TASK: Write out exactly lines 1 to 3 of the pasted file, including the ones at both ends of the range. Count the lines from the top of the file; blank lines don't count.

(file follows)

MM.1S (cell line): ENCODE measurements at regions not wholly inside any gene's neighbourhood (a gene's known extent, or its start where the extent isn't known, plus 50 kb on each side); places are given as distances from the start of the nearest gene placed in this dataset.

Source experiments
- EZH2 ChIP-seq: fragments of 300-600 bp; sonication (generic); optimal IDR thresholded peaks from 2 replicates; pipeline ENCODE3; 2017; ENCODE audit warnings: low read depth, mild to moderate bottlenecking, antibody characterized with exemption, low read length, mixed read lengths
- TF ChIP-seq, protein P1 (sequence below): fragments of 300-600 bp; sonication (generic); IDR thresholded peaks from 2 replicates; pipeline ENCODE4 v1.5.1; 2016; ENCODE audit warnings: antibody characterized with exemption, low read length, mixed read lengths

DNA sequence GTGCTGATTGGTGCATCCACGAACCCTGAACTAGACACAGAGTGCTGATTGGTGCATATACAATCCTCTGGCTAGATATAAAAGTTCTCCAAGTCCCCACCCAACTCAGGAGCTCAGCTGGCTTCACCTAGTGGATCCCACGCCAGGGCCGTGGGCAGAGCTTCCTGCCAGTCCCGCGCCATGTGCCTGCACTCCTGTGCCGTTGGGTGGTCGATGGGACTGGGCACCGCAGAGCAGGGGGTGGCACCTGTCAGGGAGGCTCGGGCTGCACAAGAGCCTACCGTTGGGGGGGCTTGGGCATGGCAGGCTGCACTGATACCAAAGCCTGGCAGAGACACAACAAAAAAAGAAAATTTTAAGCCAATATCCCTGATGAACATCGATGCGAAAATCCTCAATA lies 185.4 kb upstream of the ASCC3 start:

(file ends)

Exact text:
MM.1S (cell line): ENCODE measurements at regions not wholly inside any gene's neighbourhood (a gene's known extent, or its start where the extent isn't known, plus 50 kb on each side); places are given as distances from the start of the nearest gene placed in this dataset.

Source experiments
- EZH2 ChIP-seq: fragments of 300-600 bp; sonication (generic); optimal IDR thresholded peaks from 2 replicates; pipeline ENCODE3; 2017; ENCODE audit warnings: low read depth, mild to moderate bottlenecking, antibody characterized with exemption, low read length, mixed read lengths